The painful gap between the real and ideal suggests the other major legacy of Romanticism: Fitzgerald’s fixation with loss. We have seen how his heroes (save for Gatsby) discover that with aspiration comes disenchantment. Amory goes so far as to suggest that disillusionment is striving’s compensation: “I’m romantic,” he twice declares when first Rosalind and then Eleanor accuse him of sentimentalism. “A sentimental person thinks things will last - a romantic person hopes against hope that they won’t” (166; see also 212). Romantics coveted loss because they believed that it taught the humbling lesson of human limitations. In a typical Romantic narrative - one thinks of William Wordsworth’s (1770-1850) “Lines Composed a Few Miles Above Tintern Abbey” (1798) and “Ode: Intimations of Immortality” (1807) - the “I” attains a glimpse of transcendent beauty only to return to a reality that is incompatible with sublimity, resulting in a melancholy but earned appreciation of the circumscribed powers of imagination. This pattern is most visible in Fitzgerald’s 1930s non-fiction, in which he dwells on his and his era’s failures. Sometimes the disappointments he recounts can seem jejune, as when in The Crack-Up's “Pasting It Together” (1936) he recalls “the junk heap of the shoulder pads worn for one day on the Princeton freshman football field and the overseas cap never worn overseas” (84), or when in “Early Success” (1937) he remembers how what was supposed to be a triumphant return to Princeton during This Side of Paradises glory days turned into such a debacle that “on that day in 1920 most of the joy went out of my success” (89). What such setbacks are meant to demonstrate is how incommensurate with Fitzgerald’s early optimistic yearning the world proved. Dwelling on disappointment, he intensifies these emotions until they explode in cathartic climaxes: “All is lost save memory,” he declares in “My Lost City,” which laments the passing of New York’s boom years. “For the moment I can only cry out that I have lost my splendid mirage. Come back, come back, O glittering and white!” (33). Although he did not employ the apostrophe (“O”) as routinely as Romantic poets, his “crying out” is indicative of their exclamatory manner, which aimed to console by demonstrating the imagination’s ability to elegize loss in emotionally affective ways. This is what we mean by loss being its own compensation for a Romantic: melancholy catalyzes the aesthetic instinct, which, by striving to communicate the pain of loss, effectively overcomes it by culminating in tangible art.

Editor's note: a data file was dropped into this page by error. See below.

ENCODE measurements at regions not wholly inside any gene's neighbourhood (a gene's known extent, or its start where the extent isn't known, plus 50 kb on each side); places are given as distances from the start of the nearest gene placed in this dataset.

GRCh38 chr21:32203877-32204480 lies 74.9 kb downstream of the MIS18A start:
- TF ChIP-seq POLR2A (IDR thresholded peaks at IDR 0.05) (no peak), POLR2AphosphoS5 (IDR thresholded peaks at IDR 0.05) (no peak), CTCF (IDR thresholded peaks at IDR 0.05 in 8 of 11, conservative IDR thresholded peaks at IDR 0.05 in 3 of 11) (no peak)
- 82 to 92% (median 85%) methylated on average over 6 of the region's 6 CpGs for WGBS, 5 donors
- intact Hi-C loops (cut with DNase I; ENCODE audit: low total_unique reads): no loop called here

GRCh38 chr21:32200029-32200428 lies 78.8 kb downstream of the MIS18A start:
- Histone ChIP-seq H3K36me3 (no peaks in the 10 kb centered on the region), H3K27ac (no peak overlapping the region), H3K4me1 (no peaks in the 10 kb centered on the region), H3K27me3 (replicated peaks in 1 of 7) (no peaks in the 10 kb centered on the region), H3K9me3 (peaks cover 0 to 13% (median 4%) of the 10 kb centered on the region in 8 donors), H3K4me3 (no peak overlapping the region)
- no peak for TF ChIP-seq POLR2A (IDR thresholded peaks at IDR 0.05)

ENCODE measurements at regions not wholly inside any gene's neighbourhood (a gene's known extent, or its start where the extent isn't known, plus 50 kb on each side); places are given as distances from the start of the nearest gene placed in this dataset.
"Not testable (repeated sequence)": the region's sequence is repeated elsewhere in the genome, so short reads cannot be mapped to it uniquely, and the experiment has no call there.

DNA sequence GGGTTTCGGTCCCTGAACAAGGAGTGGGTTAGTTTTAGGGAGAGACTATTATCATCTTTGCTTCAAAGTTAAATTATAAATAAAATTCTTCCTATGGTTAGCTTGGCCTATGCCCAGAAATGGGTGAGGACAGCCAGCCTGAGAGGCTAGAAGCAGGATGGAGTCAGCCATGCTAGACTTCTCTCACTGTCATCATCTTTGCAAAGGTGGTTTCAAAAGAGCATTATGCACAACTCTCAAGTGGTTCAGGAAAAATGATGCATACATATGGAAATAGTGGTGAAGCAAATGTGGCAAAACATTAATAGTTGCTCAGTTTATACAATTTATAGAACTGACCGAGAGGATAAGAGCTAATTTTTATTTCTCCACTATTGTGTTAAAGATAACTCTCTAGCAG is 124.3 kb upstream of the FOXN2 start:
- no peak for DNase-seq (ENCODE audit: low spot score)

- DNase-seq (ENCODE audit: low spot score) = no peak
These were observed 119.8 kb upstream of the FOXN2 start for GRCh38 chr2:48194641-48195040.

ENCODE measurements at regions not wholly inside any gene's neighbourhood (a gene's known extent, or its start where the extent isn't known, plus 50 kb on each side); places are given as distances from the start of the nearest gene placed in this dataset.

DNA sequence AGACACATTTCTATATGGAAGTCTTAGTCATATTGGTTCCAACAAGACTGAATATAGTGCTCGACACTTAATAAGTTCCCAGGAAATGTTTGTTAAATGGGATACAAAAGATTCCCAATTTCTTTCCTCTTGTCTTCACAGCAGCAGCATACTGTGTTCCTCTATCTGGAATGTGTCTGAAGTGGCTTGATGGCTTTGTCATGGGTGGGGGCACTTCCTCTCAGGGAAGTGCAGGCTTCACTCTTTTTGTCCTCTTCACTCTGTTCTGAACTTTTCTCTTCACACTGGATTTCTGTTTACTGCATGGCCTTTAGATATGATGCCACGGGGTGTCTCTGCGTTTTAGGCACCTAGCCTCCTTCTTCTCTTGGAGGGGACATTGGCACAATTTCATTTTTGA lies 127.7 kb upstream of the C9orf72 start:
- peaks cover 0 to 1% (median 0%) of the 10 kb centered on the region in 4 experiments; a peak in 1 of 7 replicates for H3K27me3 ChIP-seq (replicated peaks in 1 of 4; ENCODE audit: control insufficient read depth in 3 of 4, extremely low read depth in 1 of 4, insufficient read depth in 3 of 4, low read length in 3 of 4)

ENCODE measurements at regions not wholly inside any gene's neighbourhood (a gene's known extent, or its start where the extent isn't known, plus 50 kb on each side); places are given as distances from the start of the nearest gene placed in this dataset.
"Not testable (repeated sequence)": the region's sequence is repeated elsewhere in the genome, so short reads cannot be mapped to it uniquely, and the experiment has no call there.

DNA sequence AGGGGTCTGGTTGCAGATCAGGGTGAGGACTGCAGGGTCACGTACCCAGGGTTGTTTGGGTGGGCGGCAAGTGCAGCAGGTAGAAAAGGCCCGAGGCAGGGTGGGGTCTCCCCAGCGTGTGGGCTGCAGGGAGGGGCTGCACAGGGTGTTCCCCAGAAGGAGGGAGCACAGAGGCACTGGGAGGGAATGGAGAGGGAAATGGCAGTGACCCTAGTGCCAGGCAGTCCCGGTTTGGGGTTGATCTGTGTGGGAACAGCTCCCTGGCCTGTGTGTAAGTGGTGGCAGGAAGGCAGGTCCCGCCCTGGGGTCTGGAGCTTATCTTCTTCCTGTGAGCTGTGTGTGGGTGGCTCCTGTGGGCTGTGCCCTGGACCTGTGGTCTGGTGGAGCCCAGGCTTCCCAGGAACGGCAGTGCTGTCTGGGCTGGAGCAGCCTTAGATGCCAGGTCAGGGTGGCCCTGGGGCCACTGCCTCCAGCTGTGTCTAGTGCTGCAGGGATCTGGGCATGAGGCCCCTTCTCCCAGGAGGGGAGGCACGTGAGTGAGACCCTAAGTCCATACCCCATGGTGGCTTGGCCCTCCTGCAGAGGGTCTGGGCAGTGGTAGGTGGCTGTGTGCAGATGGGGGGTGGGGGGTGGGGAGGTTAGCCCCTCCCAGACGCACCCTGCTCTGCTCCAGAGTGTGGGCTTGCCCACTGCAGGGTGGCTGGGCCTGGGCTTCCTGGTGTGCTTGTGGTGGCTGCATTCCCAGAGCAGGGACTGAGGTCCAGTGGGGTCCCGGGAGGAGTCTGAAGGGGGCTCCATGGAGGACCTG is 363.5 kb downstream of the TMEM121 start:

Fitzgerald’s Romantic influences are also apparent from the various genres he employed. Critics disagree over whether This Side of Paradise can be labeled a true Bildungsroman - mainly because, unlike the standard “novel of development” that Wilhelm Meister established, it does not end with its hero becoming a fully mature adult. Nevertheless, Amory’s romantic and financial ups and downs are typical of the coming-of-age dilemmas with which Romantic protagonists struggle, as are his moodiness and indirection. Because “Basil and Cleopatra” ends more definitively, with Basil Duke Lee breaking his dependency on popular girls like Minnie Bibble, his story cycle offers a more traditional example of the genre. As Jackson R. Bryer and John Kuehl note, readers can chart Basil's gradual maturation within his nine stories:
Though he contains the seeds of failure, Basil emerges triumphant… This pattern [of growth] for the sequence as a whole is reflected in many of the individual stories. Beginning in “That Kind of Party” [first published posthumously in 1951] and continuing through such others as “The Scandal Detectives” , “He Thinks He’s Wonderful,” and “The Perfect Life” , Basil does superficially awful things or loses a girl but in the end is wiser or with an even better girl or both. (Basil and Josephine 22)